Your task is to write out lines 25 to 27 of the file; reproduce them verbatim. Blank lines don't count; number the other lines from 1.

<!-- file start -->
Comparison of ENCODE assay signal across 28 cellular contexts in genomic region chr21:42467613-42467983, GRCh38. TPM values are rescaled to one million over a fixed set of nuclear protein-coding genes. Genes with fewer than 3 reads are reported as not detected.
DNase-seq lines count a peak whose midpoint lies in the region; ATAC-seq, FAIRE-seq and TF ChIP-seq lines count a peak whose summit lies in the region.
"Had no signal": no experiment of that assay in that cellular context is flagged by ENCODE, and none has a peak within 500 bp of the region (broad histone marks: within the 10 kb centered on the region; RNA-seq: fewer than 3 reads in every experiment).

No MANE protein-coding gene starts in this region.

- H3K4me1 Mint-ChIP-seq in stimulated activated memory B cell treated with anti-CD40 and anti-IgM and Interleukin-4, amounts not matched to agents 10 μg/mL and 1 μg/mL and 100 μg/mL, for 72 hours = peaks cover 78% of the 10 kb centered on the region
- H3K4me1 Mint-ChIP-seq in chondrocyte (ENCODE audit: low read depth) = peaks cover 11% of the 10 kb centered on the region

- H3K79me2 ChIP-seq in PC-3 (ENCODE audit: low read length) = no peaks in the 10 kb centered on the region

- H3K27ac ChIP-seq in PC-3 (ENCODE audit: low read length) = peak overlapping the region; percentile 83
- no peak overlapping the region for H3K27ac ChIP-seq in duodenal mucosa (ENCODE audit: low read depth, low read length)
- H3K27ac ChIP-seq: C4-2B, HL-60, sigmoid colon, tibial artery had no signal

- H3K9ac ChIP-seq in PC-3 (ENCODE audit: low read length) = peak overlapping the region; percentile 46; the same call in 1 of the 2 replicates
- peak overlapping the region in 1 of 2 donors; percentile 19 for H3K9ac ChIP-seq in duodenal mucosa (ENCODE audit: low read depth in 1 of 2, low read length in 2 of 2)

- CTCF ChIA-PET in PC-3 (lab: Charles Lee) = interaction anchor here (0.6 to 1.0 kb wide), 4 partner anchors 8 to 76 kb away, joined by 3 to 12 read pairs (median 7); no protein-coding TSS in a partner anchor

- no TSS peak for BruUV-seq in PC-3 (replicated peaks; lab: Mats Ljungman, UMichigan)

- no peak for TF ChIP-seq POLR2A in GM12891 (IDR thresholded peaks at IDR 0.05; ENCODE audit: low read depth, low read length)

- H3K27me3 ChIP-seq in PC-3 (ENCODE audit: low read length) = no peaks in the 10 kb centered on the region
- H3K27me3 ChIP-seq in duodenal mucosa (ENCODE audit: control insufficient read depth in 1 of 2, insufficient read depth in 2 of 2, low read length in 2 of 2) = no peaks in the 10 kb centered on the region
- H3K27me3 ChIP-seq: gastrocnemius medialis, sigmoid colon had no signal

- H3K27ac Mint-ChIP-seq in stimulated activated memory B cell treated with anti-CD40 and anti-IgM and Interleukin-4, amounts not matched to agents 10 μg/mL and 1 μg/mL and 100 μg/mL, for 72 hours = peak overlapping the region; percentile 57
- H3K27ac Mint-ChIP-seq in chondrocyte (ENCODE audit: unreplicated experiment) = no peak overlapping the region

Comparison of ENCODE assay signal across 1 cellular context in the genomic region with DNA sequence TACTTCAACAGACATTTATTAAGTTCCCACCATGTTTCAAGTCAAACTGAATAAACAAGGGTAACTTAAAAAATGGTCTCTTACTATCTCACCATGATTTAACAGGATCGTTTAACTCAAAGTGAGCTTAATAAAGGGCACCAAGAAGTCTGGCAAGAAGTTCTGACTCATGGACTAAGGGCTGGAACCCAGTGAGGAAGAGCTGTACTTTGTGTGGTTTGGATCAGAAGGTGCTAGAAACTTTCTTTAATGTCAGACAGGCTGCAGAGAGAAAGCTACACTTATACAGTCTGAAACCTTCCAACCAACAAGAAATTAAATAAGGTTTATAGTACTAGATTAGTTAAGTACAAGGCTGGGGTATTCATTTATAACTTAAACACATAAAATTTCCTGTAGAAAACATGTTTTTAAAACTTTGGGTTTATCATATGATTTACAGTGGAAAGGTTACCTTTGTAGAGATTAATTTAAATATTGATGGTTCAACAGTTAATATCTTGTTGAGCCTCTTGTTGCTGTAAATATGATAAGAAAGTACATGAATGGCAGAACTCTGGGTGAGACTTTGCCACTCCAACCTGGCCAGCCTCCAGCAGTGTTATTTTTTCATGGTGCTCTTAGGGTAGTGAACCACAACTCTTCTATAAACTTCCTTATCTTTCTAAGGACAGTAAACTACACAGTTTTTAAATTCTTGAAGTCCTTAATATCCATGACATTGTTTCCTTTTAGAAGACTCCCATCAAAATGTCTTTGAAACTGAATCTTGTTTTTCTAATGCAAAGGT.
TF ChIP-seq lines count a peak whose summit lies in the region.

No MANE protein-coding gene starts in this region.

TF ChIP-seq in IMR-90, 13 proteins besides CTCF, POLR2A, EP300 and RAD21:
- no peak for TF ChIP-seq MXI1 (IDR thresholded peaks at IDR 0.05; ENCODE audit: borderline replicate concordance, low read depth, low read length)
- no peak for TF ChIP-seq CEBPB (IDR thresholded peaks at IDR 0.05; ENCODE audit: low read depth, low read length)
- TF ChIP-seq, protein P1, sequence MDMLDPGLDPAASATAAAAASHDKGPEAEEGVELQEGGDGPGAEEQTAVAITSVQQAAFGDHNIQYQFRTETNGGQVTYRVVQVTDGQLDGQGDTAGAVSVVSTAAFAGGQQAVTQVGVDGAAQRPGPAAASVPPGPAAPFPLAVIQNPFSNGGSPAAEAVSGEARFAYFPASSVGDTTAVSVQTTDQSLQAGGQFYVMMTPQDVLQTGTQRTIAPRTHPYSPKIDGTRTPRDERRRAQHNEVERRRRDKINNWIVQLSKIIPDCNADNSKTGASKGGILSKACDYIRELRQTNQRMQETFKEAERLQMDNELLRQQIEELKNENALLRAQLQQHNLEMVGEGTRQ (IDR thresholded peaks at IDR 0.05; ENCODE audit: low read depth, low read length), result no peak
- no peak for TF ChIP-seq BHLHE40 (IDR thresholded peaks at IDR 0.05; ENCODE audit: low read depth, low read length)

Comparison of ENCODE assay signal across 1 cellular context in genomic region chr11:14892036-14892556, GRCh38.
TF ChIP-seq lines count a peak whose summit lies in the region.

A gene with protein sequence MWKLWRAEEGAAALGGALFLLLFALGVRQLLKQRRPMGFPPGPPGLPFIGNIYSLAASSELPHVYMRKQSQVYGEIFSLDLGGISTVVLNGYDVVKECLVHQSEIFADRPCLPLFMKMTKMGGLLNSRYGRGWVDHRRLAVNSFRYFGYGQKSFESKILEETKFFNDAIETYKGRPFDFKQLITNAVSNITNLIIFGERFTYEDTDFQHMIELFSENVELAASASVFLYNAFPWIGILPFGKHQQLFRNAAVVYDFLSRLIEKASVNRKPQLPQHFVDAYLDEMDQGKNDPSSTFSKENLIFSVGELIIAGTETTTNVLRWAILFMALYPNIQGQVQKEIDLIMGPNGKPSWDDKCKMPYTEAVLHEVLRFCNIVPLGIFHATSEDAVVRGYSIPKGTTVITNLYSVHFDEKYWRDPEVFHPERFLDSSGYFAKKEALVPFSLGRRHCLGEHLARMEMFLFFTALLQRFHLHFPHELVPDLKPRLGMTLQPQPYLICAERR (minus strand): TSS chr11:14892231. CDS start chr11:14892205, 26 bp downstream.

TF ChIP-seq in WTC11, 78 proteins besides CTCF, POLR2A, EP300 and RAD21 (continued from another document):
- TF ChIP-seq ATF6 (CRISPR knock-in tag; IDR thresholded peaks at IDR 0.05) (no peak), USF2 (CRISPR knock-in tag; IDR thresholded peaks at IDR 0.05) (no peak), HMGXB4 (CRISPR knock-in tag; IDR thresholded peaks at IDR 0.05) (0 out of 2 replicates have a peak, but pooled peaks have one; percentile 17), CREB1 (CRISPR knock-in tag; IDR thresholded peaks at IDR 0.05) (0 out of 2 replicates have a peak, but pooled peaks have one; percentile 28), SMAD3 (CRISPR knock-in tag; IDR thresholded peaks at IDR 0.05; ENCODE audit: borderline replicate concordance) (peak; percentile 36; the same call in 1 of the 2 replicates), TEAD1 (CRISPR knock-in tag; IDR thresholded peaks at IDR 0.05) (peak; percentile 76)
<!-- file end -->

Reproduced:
- no peak for TF ChIP-seq MXI1 (IDR thresholded peaks at IDR 0.05; ENCODE audit: borderline replicate concordance, low read depth, low read length)
- no peak for TF ChIP-seq CEBPB (IDR thresholded peaks at IDR 0.05; ENCODE audit: low read depth, low read length)
- TF ChIP-seq, protein P1, sequence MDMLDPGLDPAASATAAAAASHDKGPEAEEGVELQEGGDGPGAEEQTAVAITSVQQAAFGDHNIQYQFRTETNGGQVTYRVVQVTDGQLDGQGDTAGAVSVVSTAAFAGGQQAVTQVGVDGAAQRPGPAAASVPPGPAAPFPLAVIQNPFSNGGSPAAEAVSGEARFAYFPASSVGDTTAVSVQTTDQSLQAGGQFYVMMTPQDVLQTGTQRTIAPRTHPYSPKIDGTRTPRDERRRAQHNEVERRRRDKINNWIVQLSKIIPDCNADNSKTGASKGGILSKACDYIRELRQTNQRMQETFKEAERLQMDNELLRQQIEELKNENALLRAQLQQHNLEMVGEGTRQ (IDR thresholded peaks at IDR 0.05; ENCODE audit: low read depth, low read length), result no peak